– supercat
    Commented Feb 13 at 0:16

As RETRAC writes, this was indeed done.

Companies other than Digital Research also considered similar approaches, but ultimately discarded them. One documented case is IBM with OS/2’s DOS support before version 2.0; this is briefly described in The Design of OS/2. One approach considered to run DOS applications in protected mode was to allocate segment descriptors as needed, using documented interfaces; however, even assuming bug-free silicon, this doesn’t leave room for segments descriptors required by the protected-mode operating system itself. The second approach was similar to yours, using LOADALL, but IBM didn’t pursue this because of the 80286 implementation bugs they ran into. Presumably these were the same as those that delayed the release of Concurrent DOS; the bug described in The Design of OS/2 is that CX is destroyed on general protection faults, meaning that faulting code can’t be restarted correctly.


I don't think the engineers at Intel really understood what made real-mode 8086 segmentation so useful: it allowed memory to be allocated in 16-byte chunks, and allowed any group of up to 4096 such chunks to be consolidated and treated as a 64K segment, without needing to have separate descriptors for each one. The fact that the segment register was scaled by a constant factor of 16 wasn't nearly as important as the fact that there was no need to manage memory in a size chunk between an application's individual allocations and the 64K maximum for a segment.

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    "without needing to have separate descriptors for each one". You need to reload segment registers whenever you want to get out of a 64KB segment. That doesn't change in 16-bit PM. Nothing stopped an OS to implement an API such as "allocate X KB of memory, without regards to segment bounds" and then "give me a descriptor at offset Y in this memory chunk". In real mode you would do the same, but reload the segment registers yourself instead of asking the OS to do it.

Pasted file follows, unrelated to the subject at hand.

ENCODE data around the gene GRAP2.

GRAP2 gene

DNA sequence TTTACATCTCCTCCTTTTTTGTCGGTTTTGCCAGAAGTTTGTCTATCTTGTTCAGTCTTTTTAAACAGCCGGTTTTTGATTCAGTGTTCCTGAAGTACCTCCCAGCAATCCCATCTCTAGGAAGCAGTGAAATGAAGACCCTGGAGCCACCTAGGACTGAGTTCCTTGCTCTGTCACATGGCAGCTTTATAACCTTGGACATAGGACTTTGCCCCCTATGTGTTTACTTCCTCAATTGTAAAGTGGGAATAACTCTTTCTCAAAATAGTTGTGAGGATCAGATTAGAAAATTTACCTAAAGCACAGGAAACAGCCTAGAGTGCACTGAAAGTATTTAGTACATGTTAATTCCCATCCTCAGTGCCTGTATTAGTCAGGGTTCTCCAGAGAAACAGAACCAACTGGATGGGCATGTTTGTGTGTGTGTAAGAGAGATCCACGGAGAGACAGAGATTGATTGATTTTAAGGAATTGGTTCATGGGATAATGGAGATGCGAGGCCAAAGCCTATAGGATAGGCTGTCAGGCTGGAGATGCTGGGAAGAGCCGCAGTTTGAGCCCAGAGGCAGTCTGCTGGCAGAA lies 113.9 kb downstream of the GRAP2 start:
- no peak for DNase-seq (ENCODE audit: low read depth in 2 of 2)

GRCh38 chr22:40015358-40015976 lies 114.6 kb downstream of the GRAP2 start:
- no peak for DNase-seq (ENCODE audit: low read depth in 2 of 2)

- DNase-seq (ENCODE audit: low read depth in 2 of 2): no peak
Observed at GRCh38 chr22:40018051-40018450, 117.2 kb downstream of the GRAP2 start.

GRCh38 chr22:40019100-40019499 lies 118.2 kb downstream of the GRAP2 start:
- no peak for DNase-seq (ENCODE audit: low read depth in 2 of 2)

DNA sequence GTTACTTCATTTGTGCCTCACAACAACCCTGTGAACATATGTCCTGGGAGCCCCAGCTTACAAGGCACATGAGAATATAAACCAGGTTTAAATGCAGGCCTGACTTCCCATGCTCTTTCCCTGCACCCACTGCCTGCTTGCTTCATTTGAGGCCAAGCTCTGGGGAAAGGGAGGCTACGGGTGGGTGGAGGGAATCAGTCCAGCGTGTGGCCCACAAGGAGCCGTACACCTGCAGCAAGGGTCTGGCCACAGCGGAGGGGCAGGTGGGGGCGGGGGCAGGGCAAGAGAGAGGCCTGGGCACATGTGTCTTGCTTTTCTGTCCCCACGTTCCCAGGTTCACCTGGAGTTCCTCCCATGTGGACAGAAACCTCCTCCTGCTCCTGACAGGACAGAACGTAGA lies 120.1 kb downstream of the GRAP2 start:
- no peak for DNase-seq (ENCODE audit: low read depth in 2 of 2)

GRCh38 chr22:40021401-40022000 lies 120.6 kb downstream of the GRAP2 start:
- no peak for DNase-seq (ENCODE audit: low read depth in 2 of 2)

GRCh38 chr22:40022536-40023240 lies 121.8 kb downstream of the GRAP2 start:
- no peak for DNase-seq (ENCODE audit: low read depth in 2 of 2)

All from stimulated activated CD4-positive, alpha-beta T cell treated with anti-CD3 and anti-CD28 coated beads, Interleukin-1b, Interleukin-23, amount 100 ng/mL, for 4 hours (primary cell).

– DarkAtom
    Commented Feb 20, 2022 at 11:14
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    Any contiguous group of 4096 such chunks. Unlike with paging later.
    – ilkkachu
    Commented Feb 20, 2022 at 14:16
  • @ilkkachu well, to be fair, you can't divide memory into chunks of less than 4KB using paging =))
    – DarkAtom
    Commented Feb 20, 2022 at 16:33
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    @DarkAtom: In real mode, MOV ES,CX would take the same amount of time to execute as MOV BX,AX. In protected mode, it would require fetching a segment descriptor, which took IIRC four times as long. As for what changes, if code requests multiple small allocations and gets given allocations which get divided amount two different segments, and then releases most of the small allocations those and wants to allocate bigger chunks, there won't be any way for it to consolidate space at the end of one segment and the start of the next.
    – supercat
    Commented Feb 20, 2022 at 19:59